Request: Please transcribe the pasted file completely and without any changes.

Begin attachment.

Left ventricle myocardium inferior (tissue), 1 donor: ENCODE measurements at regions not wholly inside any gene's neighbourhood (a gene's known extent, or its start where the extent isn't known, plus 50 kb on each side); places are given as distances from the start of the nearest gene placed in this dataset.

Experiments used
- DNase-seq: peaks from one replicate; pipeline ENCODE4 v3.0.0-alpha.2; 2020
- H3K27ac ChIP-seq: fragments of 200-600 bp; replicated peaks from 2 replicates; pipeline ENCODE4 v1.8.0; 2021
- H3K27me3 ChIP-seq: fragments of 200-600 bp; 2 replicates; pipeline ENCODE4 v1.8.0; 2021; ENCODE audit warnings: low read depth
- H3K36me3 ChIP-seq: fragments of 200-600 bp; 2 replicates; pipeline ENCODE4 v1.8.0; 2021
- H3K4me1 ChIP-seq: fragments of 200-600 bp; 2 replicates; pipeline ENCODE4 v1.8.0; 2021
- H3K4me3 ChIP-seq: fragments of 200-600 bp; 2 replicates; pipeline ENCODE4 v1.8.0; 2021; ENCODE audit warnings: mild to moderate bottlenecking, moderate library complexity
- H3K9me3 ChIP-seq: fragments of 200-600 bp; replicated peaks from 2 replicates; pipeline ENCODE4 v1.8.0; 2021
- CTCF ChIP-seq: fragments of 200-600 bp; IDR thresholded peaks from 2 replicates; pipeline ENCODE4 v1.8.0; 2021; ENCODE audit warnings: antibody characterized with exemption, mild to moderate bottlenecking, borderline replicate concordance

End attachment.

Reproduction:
Left ventricle myocardium inferior (tissue), 1 donor: ENCODE measurements at regions not wholly inside any gene's neighbourhood (a gene's known extent, or its start where the extent isn't known, plus 50 kb on each side); places are given as distances from the start of the nearest gene placed in this dataset.

Experiments used
- DNase-seq: peaks from one replicate; pipeline ENCODE4 v3.0.0-alpha.2; 2020
- H3K27ac ChIP-seq: fragments of 200-600 bp; replicated peaks from 2 replicates; pipeline ENCODE4 v1.8.0; 2021
- H3K27me3 ChIP-seq: fragments of 200-600 bp; 2 replicates; pipeline ENCODE4 v1.8.0; 2021; ENCODE audit warnings: low read depth
- H3K36me3 ChIP-seq: fragments of 200-600 bp; 2 replicates; pipeline ENCODE4 v1.8.0; 2021
- H3K4me1 ChIP-seq: fragments of 200-600 bp; 2 replicates; pipeline ENCODE4 v1.8.0; 2021
- H3K4me3 ChIP-seq: fragments of 200-600 bp; 2 replicates; pipeline ENCODE4 v1.8.0; 2021; ENCODE audit warnings: mild to moderate bottlenecking, moderate library complexity
- H3K9me3 ChIP-seq: fragments of 200-600 bp; replicated peaks from 2 replicates; pipeline ENCODE4 v1.8.0; 2021
- CTCF ChIP-seq: fragments of 200-600 bp; IDR thresholded peaks from 2 replicates; pipeline ENCODE4 v1.8.0; 2021; ENCODE audit warnings: antibody characterized with exemption, mild to moderate bottlenecking, borderline replicate concordance